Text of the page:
Most years, as the heat of summer tails off into the cooler breezes of fall, few of us give our first thoughts to the oncoming flu season and how to prepare for it ahead of time. Perhaps more telling, even following years where influenza seasons were severe, the memory tends to fade before the sometimes striking prevention reminders begin to appear.
You can thank any yearly calendar for those.
By and large, flu season lasts approximately 13 weeks, starting in October or November—generally reaching its apex in January or February—then, tapering off through the end of April and sometimes May. Yet, exceptions to that general rule are common. For example, the 2018-19 influenza season was not only labelled “moderately severe,” it actually spanned 21-weeks, making it the longest flu season in 10 years, according to the CDC.
More strikingly, from October 1, 2018 through March 30, 2019, there were between 33.2 million to 38.1 million cases of influenza reported in the U.S., representing highs of 549,000 hospitalizations and 50,900 deaths, respectively.
The Best Defense is a Good Offense: The Flu Shot
While disease of influenza is commonly referred in shorthand as “the flu,” the abbreviation does nothing to shorten recovery times, particularly to adults aged 65-or-older, who are at generally greater risk. In fact, the majority of flu-related hospital visits, as well as flu-related deaths occur in that age group.
Still, anyone at any age can catch the flu. Those who have been lucky enough to “dance between the raindrops,” can hardly consider themselves immune from contracting the disease—one that continues to mutate and often strengthen with each new strain. Scientists have fought this battle since the early 1940’s with the first flu shots, but modern-day, flu shot formulations now offer the best available defense against the most common species of the virus (A and B), as well as more rare C and D manifestations.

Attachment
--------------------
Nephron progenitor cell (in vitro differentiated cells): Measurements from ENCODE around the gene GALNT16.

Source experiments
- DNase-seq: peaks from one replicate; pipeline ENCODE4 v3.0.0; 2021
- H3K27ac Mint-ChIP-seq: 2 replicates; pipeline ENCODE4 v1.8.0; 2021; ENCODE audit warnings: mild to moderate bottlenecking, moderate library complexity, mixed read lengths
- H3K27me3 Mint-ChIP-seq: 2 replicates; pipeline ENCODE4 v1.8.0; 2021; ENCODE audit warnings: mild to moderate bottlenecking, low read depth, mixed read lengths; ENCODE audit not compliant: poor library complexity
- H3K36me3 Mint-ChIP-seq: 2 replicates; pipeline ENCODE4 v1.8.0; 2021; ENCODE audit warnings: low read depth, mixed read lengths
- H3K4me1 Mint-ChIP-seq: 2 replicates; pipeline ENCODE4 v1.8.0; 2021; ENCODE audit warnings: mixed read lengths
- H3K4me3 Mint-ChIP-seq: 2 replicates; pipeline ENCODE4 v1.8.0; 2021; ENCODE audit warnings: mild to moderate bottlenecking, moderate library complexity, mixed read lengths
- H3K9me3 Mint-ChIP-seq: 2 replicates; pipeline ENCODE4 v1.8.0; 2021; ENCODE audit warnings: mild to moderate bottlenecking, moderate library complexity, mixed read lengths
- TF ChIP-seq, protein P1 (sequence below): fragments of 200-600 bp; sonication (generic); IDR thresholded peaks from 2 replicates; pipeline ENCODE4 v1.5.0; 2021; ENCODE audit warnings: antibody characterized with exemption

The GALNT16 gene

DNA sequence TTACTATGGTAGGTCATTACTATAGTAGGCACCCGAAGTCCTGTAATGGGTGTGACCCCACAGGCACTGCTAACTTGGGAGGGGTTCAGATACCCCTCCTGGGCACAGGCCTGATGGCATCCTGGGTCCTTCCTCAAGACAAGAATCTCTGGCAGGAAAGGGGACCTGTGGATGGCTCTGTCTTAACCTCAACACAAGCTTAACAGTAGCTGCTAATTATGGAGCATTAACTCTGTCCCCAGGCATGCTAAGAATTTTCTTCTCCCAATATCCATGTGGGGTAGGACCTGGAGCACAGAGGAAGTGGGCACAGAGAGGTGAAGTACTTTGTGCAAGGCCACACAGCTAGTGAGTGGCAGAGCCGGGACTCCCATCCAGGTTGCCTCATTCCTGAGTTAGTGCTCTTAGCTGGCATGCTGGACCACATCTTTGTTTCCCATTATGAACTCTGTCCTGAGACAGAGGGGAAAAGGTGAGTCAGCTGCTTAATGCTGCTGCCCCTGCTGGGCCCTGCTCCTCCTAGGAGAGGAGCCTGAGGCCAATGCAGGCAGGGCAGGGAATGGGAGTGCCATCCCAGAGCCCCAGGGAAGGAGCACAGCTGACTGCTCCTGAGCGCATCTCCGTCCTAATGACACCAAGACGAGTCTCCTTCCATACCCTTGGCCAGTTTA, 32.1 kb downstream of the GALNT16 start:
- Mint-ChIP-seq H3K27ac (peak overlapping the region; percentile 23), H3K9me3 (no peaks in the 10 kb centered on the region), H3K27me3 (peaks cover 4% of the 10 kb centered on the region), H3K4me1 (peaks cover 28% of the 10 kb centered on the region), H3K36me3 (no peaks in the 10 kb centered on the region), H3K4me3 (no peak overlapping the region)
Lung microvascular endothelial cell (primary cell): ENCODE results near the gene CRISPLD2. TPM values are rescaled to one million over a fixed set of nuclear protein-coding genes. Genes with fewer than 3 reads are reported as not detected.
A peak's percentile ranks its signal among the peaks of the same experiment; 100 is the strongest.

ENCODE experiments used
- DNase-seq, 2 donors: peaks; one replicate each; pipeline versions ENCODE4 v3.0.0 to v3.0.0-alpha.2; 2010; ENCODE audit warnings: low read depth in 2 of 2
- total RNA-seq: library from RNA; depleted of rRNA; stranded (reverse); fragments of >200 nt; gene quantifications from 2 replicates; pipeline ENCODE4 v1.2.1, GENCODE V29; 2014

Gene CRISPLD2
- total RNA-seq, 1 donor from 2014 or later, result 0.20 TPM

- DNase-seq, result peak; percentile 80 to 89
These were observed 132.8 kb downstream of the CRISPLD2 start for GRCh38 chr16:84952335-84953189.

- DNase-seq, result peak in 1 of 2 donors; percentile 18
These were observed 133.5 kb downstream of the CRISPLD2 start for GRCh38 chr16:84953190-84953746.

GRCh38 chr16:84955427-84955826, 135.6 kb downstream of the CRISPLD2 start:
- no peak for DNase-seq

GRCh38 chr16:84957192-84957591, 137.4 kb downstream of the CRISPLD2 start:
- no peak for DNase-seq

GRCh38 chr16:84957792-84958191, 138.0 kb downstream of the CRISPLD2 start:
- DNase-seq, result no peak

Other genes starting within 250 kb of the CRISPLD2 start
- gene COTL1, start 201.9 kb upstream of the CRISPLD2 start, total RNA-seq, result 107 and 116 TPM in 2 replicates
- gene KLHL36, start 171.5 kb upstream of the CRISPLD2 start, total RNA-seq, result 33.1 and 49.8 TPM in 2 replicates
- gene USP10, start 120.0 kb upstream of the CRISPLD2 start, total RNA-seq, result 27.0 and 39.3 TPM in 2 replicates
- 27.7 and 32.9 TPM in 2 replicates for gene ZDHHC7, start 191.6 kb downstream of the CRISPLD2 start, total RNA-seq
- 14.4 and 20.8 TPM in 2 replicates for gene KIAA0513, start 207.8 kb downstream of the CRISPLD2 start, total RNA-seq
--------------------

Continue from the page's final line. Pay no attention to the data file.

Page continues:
Even better news comes from breakthrough trivalent vaccines which combine two strains of the influenza A virus and one strain of influenza B to prompt the development of antibodies in the immune system. Made from a mix of inactivated virus or lab-made particles that mirror it to the immune system, flu vaccines can only prevent the flu—they cannot cause it. For the most part, yearly flu shots are between 40% and 60% effective.
Fundamentals in Flu Survival: Preparation and Perseverance
Few things can knock the wind out of otherwise healthy people like flu symptoms. The coughs, sore throats, body aches, fatigue, and even some stomach flu-related conditions, like vomiting and diarrhea, can really do a number on the body. However, while you can’t always prevent the unexpected, you always can prepare.
Most pharmacists will tell you that any shortlist should include medications like acetaminophen, ibuprofen or aspirin to treat fevers. It also stands to reason to keep supplemental OTC products like saline drops, cold and sinus meds, cough drops, and antiviral treatments, as well as a good thermometer on hand.
Always Use an Ounce (or More) of Protection
If you can stop the spread of germs before it starts, you’ll put yourself that much more ahead of the game. In that regard, making a regular habit out of using hand sanitizers and keeping surfaces in the home clean are prerequisites of every flu survival strategy. Just as importantly, there’s only an upside to stocking up on juices, teas, and canned soups. Similarly, everyone should strive to exercise, eat a balanced diet, get plenty of sleep and limit stress levels.
Easier said than done, no doubt. But far better done than said. Your friends at Benzer Pharmacy can help.
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Image provided in thanks to the American Academy of Pediatrics